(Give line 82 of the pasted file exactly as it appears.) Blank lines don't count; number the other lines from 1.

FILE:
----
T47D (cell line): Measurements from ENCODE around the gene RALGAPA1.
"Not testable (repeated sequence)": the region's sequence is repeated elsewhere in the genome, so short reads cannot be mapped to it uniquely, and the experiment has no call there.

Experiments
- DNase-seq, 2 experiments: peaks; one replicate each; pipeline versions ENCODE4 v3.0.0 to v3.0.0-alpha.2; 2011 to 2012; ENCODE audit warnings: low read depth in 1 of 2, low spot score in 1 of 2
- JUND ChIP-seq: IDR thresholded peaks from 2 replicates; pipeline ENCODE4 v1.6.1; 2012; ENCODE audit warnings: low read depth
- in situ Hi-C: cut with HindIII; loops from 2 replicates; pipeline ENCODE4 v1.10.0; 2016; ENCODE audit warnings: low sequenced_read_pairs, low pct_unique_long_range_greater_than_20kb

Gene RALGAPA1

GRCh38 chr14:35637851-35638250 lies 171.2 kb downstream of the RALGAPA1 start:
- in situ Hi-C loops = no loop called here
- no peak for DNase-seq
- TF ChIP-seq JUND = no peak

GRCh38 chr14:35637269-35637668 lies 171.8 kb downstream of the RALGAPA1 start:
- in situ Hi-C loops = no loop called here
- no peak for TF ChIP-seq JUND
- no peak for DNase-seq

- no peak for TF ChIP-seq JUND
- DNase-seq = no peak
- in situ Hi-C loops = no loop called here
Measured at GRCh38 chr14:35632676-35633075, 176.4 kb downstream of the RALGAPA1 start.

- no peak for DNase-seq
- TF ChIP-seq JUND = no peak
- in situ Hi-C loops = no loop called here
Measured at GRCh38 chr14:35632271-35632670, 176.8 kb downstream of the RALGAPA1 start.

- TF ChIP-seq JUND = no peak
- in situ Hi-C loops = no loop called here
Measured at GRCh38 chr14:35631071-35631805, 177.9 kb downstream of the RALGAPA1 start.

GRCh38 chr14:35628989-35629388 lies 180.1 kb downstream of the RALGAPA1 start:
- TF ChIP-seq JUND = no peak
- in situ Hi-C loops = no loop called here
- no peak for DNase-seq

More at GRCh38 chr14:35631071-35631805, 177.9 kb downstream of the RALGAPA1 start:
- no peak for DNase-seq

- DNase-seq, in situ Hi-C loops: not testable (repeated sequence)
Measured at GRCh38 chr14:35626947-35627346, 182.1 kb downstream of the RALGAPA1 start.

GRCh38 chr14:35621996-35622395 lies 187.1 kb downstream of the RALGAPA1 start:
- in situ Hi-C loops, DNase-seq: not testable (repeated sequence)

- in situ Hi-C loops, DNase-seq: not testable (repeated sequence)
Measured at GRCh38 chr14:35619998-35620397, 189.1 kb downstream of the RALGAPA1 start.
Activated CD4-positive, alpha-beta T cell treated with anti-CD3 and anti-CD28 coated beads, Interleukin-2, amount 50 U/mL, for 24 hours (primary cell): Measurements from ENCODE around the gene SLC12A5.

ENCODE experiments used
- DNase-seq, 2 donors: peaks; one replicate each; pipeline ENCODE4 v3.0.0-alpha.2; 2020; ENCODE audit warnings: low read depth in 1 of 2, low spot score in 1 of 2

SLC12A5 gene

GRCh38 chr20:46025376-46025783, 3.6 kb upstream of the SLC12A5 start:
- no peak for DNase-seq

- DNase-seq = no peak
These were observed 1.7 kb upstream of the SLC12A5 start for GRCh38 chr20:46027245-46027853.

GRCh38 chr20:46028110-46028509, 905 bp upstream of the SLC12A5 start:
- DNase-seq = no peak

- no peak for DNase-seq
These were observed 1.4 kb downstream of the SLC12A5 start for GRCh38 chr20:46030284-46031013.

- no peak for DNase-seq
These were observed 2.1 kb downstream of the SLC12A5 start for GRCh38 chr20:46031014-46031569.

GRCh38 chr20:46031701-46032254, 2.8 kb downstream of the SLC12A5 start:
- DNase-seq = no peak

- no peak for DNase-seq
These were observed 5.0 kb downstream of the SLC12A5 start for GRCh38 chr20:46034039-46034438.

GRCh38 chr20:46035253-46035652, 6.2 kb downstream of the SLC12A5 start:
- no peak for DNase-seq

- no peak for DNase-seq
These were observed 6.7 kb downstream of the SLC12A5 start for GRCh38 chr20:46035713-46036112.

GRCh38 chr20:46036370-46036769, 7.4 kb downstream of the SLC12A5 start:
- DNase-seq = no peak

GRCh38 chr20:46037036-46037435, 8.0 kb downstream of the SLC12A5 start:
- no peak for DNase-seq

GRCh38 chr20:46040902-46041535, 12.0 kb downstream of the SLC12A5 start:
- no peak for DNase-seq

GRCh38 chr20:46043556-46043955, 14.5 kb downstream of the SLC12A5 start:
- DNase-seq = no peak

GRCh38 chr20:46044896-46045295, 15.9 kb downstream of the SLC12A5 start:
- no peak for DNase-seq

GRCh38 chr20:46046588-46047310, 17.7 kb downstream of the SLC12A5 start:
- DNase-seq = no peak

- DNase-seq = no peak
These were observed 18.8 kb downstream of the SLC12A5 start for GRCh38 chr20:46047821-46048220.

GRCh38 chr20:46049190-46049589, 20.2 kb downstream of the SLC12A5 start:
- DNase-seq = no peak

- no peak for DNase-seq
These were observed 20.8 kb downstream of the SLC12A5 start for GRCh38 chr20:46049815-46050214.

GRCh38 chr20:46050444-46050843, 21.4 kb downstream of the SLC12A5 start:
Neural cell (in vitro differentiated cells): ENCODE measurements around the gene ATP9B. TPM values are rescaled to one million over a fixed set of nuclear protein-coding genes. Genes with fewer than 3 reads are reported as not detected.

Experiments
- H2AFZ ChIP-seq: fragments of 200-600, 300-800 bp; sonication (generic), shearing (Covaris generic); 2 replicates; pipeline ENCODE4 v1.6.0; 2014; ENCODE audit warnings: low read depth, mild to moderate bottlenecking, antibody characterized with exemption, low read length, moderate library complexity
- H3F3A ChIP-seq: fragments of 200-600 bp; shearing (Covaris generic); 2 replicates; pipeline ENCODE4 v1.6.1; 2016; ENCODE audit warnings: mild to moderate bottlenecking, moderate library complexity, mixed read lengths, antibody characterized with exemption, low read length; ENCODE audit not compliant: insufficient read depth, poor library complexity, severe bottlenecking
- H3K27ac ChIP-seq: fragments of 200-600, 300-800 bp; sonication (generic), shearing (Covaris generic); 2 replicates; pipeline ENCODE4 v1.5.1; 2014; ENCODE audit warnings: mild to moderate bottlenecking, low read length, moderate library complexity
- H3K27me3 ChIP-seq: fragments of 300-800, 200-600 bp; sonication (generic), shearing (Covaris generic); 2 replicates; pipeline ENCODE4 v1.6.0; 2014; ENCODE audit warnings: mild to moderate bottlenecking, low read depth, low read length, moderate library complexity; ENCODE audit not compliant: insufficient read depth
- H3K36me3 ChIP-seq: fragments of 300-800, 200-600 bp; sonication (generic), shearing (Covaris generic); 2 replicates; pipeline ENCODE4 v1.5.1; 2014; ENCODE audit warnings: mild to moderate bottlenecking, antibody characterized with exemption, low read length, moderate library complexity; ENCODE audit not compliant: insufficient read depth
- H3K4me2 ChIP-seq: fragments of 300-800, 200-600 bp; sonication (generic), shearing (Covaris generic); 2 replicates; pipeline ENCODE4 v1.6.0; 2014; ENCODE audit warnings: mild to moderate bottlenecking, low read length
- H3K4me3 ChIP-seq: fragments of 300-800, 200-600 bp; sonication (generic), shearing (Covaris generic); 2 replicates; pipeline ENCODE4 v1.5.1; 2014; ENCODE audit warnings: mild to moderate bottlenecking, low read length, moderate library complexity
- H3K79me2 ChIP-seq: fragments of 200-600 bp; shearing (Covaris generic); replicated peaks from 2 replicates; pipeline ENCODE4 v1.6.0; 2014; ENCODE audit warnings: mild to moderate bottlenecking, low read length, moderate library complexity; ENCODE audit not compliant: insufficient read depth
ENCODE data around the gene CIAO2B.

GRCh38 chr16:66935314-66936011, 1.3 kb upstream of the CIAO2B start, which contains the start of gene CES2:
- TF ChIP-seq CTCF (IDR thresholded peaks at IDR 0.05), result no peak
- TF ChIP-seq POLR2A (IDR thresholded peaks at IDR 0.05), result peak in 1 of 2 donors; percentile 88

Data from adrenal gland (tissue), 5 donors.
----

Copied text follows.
- H2AFZ ChIP-seq: fragments of 200-600, 300-800 bp; sonication (generic), shearing (Covaris generic); 2 replicates; pipeline ENCODE4 v1.6.0; 2014; ENCODE audit warnings: low read depth, mild to moderate bottlenecking, antibody characterized with exemption, low read length, moderate library complexity